Kate Kirkle for 7/11

Three-year-old Kate Kirkle riding her bike without a care in the world.


The other day, I turned on “Let it Go” — the theme song from Disney’s "Frozen" —in the car. My 3-year-old loves to belt out that tune like she’s a Broadway star, and she begged me to turn it up and roll down all the windows.

As she started to sing, she looked at me in the rear-view mirror and said, “Sing, mommy!”

So I did. And I didn’t just sing. I performed, bellowing every single note in unison with my daughter while we both did full-out hand gestures and facial expressions as if we were on a stage.

Don’t judge; it was fun. Not just because she was having fun, mind you, but because it was actually fun. I’m certain people at stoplights questioned my sanity and whether or not I was having some sort of adverse reaction to medication, but I didn’t care. You should try it. It was oddly therapeutic.

Which got me thinking...

My kid lives a happy-go-lucky, stress-free existence. Perhaps I should adopt some of her behaviors.

• Perhaps I should notify the world when I’m unhappy. Kate is prone to airing her grievances — at a generous volume — to all who will listen. If we’re at a restaurant and she’s finished eating, she’s been known to sob, “I want to go home!” At the grocery store, “I don’t want to go in the cart!” is her default statement. Now that I think about it, this could be really freeing. Imagine how empowering it would be at work to just stand up, scowl and shout, “I WANT TO GO HOME!” in the middle of a meeting. The trip to Human Resources might be a little less freeing, but possibly worth it.

• Perhaps I should yell “hello” to every neighbor who dares to step outside of their home. It doesn’t matter if they’re mowing, carrying a sofa or unloading groceries — if one of our neighbors has the unmitigated gall to step outside of their house, my daughter will accost them with a flurry of hollered salutations. "Hi, Gary! Gary! Hey, Garrrry!" And if they dare to engage her in conversation, she will tell them every little thing that’s happened to her in the course of the day. Next time I’m sitting on the porch, maybe I’ll trying screaming “HELLO, GARY!” at my next door neighbor. And if I successfully manage to tear him from his riding mower, I’ll give him a play-by-play of the bug I saw on the window that morning, the ouchie on my hand and how much I really, really like pancakes. Then I’ll tell him the name of my grandma’s dog repeatedly. It might not relax me, but it could be fun to just mess with Gary.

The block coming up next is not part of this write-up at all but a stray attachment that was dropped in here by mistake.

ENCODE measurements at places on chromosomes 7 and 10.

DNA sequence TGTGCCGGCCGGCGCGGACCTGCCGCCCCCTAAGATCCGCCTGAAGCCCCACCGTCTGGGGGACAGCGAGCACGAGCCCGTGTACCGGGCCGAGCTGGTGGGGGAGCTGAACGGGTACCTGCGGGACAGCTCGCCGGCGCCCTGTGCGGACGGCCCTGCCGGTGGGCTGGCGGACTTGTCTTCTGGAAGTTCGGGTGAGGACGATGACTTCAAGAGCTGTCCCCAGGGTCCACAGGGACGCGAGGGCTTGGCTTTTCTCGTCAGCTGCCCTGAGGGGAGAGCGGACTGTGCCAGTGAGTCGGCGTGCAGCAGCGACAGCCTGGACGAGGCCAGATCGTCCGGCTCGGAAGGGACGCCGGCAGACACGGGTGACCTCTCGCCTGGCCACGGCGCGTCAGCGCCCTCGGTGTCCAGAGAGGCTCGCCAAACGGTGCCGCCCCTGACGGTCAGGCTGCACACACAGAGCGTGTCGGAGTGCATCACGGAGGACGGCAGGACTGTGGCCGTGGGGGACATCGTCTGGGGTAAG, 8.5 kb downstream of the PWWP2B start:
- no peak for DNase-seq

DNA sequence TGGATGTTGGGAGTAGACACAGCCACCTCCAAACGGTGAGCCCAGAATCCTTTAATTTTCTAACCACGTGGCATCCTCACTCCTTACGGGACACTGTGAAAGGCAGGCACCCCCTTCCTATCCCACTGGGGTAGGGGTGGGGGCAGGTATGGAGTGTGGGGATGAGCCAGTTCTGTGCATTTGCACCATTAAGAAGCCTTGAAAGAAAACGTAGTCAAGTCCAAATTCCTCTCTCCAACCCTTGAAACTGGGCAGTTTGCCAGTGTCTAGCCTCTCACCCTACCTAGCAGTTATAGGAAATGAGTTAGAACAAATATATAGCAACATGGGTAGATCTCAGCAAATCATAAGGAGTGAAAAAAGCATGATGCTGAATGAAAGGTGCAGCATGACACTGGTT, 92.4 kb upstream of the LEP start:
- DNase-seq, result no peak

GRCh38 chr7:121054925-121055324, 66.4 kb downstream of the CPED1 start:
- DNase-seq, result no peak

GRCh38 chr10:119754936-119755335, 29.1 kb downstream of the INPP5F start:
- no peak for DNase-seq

• Perhaps I should award best-friend status to strangers. Anyone who talks to my daughter is her best friend. They might not know it, but as they walk away she usually tells me, “She’s my best friend.” The warmly-inaccurate feeling that I have a plethora of best friends could totally lower my blood pressure. Like Oprah with new cars, I could dole out best friend statuses. Guy working at the gas station? You’re my best friend. Lady who mixes my frappuccino at Starbucks? You’re my best friend. Chick with the cool Jeep? You’re my best friend. Squirrely fella who lets his dog poop in my yard all the time? Er...hey.

She points at strangers and says, "He looks grumpy." She colors on walls with unapologetic flourish. She eats hot dogs with her fist and hands me the bun. This kid is living her best life, and perhaps I should follow suit.

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Lynn Kirkle is a writer and lives in Omaha with her husband and five children. She writes weekly for momaha.com, and can be found on Twitter @LAPainter.

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